President-elect Joe Biden has been dodging the question around “packing” the Supreme Court, but the recent ruling to block the enforcement of Covid-19 restrictions on religious congregations could prompt the Democrat to reveal his stance.
Before the US elections, President Donald Trump announced the nomination of Judge Amy Coney Barrett to the top court seat, replacing liberal icon Ruth Bader Ginsburg who died in September. Later, Senate confirmed the nomination of Barrett, which gave the Supreme Court a 6-3 conservative majority.
On the night before Thanksgiving, newly-inducted Barrett sided with her conservative colleagues to block New York Governor Andrew Cuomo from enforcing Covid-19 restrictions, which limited the number of people attending religious services. While Chief Justice John Roberts joined the liberal justices in dissent, the 5-4 ruling highlighted Barrett’s impact on the court.
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What is ‘court-packing’?
‘Court-packing’ means adding seats to the bench of the US Supreme Court by passing a law. The strength of the bench has remained at nine for 151 years and there is no term limit on the top court justices. In such a scenario, a judge can serve in the apex court for decades, which makes an appointment highly consequential on contentious matters.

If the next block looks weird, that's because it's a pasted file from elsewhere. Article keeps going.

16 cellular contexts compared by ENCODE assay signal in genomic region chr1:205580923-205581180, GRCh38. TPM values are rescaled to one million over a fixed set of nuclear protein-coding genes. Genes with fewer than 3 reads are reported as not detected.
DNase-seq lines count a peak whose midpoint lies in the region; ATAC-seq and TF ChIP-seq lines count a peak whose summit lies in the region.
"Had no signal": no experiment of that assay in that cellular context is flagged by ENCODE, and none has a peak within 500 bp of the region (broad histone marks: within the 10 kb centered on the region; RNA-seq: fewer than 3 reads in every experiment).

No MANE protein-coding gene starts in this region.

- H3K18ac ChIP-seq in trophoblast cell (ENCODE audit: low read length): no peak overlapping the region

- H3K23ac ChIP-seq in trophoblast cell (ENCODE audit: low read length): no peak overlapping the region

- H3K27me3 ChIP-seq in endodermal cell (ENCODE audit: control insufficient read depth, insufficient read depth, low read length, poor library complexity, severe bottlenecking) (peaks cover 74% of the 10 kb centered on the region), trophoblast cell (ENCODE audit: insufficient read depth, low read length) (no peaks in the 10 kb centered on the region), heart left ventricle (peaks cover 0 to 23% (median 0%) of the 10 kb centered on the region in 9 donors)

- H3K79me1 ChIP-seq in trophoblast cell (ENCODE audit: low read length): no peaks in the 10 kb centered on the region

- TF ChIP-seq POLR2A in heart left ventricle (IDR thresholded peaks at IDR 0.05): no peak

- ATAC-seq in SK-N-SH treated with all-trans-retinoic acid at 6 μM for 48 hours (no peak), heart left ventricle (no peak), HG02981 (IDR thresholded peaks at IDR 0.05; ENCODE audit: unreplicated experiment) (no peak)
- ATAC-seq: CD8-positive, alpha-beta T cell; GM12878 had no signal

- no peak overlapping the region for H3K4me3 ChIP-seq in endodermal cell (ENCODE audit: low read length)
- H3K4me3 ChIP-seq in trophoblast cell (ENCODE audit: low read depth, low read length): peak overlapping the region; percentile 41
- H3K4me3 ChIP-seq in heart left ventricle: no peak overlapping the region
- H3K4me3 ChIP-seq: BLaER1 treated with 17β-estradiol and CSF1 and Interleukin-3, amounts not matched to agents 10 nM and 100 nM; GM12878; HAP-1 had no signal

Barrett is popular among the religious conservatives and anti-abortion campaigners and it was expected that her appointment would impact some of the most partisan issues. During the first presidential debate, Fox News moderator had asked Biden on his thought over packing the Supreme Court.
“Whatever position I take, it will become an issue,” said Biden, refusing to share his stance on the matter.
At a campaign rally in Arizona, Biden reiterated that he would not discuss court-packing till the presidential elections, arguing that his comment would divert the attention from other burning issues. While Biden’s comment indicated that the issue was not central to the Democratic campaign, it has been one of the most debated topics around the Supreme Court, and people of the United States could get their answer soon.